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Is The Planet Truly "Boiling", or Are We Measuring the Wrong Things?
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We are told that we live in an era of global boiling. Our planet is rapidly heating up, as calculated based on temperature readings from weather stations spread around the globe.
A new official organization, the Overshoot Commission, was recently set up to manage the global boiling, considering, among other things, darkening the skies to cool the planet as the climate emergency unfolds. (I discussed sun dimming before.)
From the Overshoot Commission:
Is “Global Boiling” Based On Biased Data?
An elegant new study that eliminates the effect of “urban islands” throws doubt on both the extent and the causes of global warming.
It turns out that we were measuring the wrong thing all along! Due to understandable reasons of convenience, scientists placed weather stations near where they live, in or near urban areas.
It turned out to be problematic: instead of measuring the warming of the planet, we measured the warming of the cities.
Most people live in urban areas; however, most land is not urban: metropolitan areas occupy only three percent of the land mass, as this picture shows.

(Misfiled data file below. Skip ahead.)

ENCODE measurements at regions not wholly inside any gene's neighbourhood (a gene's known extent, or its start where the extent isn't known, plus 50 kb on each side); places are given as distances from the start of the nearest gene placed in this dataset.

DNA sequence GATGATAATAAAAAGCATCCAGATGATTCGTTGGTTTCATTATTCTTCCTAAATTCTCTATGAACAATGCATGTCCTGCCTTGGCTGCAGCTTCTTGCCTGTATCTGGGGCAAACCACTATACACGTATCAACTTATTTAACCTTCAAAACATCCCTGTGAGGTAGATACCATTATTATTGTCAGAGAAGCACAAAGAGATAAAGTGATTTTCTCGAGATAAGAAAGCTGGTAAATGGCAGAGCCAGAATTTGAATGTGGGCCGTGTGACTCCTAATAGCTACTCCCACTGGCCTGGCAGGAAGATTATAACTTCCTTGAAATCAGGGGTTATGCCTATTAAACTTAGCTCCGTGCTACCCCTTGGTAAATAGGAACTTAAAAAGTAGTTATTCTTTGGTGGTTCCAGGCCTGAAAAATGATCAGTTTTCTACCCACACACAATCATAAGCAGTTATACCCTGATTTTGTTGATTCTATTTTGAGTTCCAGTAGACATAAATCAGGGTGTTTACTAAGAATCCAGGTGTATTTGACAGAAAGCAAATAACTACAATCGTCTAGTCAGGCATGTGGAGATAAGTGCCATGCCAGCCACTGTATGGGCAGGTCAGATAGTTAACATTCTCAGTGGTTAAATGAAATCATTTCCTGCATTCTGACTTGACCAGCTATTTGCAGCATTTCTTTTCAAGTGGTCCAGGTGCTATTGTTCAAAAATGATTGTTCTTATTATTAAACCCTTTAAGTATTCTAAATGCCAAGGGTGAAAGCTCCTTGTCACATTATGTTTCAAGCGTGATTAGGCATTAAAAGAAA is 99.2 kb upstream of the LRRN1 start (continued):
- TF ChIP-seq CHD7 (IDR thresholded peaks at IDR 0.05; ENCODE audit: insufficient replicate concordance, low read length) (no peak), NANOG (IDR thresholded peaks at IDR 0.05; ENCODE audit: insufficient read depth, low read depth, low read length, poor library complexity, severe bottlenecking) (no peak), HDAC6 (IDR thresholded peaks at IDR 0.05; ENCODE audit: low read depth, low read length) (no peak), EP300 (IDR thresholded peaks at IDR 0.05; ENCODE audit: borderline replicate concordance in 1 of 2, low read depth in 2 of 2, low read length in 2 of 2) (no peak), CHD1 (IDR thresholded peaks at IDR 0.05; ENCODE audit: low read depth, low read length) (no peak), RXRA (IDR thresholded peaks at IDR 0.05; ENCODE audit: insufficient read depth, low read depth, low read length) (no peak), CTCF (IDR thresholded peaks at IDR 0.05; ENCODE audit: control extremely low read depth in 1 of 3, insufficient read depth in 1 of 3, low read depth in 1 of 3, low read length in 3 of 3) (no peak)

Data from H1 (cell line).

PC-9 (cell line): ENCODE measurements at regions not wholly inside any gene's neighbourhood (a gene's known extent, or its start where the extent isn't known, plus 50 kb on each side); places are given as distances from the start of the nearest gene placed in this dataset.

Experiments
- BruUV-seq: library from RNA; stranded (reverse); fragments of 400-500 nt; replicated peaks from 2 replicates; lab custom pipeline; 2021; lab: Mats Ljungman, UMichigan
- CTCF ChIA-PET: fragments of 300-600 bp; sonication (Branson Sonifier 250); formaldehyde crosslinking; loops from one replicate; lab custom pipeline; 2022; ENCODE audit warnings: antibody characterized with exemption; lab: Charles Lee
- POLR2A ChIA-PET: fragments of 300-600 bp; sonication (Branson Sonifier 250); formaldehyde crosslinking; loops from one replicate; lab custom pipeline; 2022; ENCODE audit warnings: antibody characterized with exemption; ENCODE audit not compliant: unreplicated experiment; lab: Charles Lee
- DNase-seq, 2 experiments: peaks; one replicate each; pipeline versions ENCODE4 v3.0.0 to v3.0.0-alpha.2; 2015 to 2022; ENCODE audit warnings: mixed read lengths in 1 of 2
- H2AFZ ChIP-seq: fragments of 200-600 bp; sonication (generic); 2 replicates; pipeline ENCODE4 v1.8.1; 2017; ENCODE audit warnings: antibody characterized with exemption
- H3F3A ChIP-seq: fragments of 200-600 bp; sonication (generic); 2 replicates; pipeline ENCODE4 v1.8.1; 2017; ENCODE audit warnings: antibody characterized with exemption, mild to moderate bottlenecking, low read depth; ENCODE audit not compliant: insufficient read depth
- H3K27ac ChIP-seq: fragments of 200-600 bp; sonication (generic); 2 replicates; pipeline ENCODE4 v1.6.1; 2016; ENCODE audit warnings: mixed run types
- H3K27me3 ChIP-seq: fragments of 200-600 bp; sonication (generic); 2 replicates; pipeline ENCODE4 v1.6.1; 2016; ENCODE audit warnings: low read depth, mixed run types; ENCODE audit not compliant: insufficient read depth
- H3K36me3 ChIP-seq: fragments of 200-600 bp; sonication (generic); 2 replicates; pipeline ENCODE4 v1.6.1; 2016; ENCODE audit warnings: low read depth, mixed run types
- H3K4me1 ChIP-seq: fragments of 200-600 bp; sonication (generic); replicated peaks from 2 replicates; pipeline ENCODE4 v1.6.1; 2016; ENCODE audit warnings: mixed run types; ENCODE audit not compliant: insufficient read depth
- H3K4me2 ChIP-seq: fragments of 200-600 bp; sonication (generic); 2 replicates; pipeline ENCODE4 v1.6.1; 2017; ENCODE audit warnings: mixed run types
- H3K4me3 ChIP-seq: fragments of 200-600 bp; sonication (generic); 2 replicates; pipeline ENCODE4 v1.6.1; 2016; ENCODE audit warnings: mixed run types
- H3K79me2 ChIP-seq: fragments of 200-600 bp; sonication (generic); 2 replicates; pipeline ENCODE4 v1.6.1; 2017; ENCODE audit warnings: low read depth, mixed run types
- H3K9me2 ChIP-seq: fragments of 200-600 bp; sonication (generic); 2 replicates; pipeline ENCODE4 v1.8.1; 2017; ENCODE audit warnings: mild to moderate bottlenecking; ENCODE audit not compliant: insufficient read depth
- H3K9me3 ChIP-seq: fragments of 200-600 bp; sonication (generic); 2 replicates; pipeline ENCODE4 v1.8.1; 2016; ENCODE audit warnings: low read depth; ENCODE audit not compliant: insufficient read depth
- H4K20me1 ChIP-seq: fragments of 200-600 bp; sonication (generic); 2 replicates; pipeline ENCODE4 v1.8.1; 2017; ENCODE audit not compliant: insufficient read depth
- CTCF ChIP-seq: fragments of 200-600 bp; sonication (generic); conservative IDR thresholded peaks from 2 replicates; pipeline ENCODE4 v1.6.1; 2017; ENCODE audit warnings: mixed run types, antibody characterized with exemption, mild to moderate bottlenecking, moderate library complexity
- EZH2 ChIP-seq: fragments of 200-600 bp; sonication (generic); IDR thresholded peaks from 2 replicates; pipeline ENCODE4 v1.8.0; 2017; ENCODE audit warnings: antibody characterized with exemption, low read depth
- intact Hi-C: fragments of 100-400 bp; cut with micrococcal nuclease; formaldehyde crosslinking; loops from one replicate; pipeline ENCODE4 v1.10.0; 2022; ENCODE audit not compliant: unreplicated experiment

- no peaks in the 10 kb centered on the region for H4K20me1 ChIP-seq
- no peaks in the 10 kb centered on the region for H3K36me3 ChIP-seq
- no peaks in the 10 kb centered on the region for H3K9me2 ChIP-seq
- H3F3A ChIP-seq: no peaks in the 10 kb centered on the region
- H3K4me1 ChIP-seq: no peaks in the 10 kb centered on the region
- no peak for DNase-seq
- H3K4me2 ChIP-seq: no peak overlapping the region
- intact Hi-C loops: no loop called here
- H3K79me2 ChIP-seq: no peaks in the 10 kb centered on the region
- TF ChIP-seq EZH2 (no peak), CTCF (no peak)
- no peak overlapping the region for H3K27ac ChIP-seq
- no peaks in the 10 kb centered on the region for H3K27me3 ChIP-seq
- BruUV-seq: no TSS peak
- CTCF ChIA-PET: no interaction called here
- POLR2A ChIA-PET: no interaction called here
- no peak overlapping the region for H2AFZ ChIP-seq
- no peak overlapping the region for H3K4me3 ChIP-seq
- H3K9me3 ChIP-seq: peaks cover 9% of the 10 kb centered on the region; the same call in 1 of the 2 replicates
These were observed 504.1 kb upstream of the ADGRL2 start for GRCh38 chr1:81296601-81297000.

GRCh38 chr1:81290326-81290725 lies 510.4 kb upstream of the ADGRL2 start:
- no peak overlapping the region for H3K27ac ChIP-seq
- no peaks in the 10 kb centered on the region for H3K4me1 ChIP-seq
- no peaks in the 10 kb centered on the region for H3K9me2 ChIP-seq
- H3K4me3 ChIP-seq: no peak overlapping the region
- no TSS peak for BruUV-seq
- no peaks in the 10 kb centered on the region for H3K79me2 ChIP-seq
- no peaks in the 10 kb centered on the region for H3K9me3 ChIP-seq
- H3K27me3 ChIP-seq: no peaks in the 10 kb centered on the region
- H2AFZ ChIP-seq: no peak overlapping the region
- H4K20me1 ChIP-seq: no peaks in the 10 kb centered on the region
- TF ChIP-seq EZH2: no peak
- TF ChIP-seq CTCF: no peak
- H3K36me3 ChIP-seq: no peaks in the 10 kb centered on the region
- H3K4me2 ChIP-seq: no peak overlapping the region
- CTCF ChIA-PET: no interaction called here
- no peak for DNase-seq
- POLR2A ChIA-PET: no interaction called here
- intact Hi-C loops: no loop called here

Scientists demonstrated that if we measure temperature changes using rural stations only, the extent of global warming changes from 0.89 degrees (C) per century to only 0.55 degrees per century.
Two different temperature estimates were considered—a rural and urban blend (that matches almost exactly with most current estimates) and a rural-only estimate. The rural and urban blend indicates a long-term warming of 0.89 °C/century since 1850, while the rural-only indicates 0.55 °C/century. This contradicts a common assumption that current thermometer-based global temperature indices are relatively unaffected by urban warming biases.
Furthermore, using the standard climate change attribution models shifts the causal determination from human forcing to natural forcing as the main cause of temperature changes.
What Changes the Earth’s Climate?
I am aware that many of my readers care, one way or another, about climate change, and we have our ideas of what changes climate and what does not. I am not trying to change your mind - I am still making up my own. In this post, I want to explain what the scientists found - and you can have any opinion about their findings as your heart desires.
Soon et al. set out to consider the effects of the leading forces affecting climate: solar, volcanic activity, and human-caused changes in our planet.
To remind you, the consensus of “climate science” is that human-caused factors explain most global warming.
Soon et al. set out to replicate the standard climate attribution methodology, using only the rural stations instead of the primarily urban set prone to urban bias.
They used linear regressions, a tool to find correlations, that we are familiar with from my mortality articles.
It turns out that both the slope (the size of the effect) and the r-squared (the explanatory power) of human activity were much lower for the rural-only dataset. For rural-only stations, human activity explained only 38% of climate change, whereas for the urban-centered “all stations,” human activity explained 80% of climate change.